Sri Lanka Wood Pigeon "Columba torringtoni" (Bonaparte, 1854)
The Sri Lanka wood pigeon is recognized from other pigeons on the island from its dark grey wings and maroon brown underside, and the distinctive chequer board-like patch on the back of the neck. The neck patch is not well-developed in young birds. Adult birds could measure up to 35.5cm in length.
The wood pigeon is essentially a mountain bird, above 1,650 meters altitude (they wander to lower elevations occasionally). The species has recently been recorded from the Sinharaja Forest at an elevation of just 300 meters. These birds prefer forested areas and are abundant in the few remaining patches of the forest around Nuwara Eliya, and in the Peak Wilderness. They frequent the forest canopy, feeding on berries and fruits, especially wild cinnamon. A very shy bird, the wood e n are generally found in pairs except when roosting and feeding. They call a deep hoo.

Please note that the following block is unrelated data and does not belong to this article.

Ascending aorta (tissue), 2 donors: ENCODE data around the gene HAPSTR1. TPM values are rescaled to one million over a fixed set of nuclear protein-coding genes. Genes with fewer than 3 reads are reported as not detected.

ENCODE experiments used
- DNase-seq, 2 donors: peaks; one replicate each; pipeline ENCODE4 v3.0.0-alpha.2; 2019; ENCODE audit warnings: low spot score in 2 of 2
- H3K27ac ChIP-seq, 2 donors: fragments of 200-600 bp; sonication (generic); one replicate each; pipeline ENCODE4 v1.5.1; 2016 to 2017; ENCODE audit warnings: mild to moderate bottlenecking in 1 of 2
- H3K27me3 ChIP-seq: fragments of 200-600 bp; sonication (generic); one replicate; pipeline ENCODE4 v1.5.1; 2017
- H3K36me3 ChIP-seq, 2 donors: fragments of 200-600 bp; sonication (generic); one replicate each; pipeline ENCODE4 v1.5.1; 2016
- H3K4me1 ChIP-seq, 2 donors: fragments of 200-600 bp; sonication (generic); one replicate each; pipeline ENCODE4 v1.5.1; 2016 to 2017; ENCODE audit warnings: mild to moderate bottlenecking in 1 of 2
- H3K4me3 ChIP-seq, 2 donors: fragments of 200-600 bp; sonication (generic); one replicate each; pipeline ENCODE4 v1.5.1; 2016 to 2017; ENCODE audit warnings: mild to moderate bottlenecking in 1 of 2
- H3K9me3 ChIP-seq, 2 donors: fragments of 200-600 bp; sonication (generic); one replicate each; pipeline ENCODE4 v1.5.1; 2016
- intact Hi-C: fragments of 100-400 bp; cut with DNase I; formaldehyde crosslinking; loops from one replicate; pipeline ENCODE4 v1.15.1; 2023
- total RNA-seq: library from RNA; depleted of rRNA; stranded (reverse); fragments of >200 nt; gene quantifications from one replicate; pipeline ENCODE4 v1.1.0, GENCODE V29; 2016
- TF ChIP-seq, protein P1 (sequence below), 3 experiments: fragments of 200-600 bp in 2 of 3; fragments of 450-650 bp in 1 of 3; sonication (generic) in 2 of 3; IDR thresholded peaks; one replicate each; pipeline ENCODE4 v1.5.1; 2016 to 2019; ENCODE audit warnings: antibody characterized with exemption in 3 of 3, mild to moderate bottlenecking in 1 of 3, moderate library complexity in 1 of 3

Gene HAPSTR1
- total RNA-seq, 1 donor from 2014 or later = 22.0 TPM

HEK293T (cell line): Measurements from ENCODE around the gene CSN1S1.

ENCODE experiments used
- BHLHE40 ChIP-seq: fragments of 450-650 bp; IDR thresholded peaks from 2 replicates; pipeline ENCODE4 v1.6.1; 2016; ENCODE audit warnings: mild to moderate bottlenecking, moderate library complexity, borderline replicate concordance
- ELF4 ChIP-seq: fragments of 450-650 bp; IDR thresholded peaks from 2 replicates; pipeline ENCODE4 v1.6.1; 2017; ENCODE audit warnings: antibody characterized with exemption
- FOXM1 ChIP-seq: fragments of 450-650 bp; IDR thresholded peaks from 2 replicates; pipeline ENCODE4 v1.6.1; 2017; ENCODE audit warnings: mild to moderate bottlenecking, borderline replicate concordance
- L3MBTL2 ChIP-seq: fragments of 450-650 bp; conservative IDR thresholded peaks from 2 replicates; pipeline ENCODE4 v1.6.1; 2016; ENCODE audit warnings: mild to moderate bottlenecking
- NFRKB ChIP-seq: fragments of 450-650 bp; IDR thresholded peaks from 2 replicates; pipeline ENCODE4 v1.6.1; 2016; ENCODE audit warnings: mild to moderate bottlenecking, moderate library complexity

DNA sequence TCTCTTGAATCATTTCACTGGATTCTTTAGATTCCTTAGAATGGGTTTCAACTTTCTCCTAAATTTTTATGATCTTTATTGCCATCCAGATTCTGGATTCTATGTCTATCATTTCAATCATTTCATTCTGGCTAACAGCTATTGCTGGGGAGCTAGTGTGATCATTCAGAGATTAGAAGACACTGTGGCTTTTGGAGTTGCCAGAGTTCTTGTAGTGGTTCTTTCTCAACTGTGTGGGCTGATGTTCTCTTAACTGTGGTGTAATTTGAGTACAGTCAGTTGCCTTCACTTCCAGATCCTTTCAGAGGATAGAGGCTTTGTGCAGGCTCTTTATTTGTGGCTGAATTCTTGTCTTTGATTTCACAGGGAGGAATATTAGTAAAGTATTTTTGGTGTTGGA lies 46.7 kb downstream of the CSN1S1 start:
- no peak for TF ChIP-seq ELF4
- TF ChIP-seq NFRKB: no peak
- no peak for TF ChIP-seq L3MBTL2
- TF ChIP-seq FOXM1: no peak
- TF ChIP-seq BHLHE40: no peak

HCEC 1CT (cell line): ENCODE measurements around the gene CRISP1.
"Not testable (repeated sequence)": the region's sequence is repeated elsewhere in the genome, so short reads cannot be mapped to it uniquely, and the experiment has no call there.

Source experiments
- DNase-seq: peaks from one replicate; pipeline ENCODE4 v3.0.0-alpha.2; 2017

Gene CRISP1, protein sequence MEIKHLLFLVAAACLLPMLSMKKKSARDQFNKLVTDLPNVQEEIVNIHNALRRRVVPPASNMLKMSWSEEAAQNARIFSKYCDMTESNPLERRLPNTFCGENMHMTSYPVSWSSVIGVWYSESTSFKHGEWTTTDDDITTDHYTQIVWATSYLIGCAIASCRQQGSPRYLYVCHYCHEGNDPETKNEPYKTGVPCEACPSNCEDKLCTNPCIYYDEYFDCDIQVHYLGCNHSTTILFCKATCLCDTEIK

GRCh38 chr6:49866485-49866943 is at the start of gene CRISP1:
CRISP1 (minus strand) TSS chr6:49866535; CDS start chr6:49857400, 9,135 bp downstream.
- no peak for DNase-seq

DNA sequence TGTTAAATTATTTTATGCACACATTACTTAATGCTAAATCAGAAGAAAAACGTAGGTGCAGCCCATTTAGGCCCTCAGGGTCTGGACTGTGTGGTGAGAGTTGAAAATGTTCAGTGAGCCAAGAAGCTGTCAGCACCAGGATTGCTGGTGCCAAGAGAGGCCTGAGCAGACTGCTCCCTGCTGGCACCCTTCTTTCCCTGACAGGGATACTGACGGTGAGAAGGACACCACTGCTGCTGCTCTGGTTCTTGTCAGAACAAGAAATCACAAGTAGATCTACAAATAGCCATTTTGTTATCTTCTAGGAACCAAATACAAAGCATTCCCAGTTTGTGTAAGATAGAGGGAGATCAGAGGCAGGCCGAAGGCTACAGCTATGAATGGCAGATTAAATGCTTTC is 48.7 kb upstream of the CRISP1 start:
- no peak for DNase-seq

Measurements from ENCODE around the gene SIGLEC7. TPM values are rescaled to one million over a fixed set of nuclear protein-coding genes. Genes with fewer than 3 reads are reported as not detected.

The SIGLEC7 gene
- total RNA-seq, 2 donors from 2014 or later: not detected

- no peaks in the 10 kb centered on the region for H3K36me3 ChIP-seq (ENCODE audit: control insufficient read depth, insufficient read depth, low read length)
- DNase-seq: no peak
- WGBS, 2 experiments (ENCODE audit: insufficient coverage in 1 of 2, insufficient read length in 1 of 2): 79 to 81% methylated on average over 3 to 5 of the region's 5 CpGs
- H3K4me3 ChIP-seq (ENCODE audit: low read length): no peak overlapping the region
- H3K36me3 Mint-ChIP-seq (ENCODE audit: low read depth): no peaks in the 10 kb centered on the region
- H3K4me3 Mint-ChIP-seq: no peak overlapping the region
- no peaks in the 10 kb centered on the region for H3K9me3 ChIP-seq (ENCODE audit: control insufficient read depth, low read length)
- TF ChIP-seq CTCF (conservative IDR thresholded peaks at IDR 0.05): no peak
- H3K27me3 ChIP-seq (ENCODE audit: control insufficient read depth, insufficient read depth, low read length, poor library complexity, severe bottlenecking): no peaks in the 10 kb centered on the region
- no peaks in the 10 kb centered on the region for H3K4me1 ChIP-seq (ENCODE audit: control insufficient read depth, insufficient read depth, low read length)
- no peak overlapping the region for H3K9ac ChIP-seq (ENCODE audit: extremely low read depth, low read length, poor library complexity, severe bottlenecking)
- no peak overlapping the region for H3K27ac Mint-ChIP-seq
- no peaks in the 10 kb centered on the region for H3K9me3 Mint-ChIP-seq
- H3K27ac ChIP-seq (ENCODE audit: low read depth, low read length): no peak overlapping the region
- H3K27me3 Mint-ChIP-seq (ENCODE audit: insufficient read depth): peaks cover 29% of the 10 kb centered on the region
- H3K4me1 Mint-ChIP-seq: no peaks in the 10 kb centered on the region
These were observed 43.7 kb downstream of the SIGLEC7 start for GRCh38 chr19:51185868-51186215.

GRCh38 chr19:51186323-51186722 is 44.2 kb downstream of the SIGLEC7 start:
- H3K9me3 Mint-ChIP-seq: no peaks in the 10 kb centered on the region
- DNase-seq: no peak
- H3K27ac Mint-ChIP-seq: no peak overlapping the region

The nest made from sticks is usually placed 7 meters or higher above the ground. Like most pigeon nests, it is flimsy and untidy. A single glossy-white egg, around 3×2.5 cm in size, is laid during the northeast monsoon.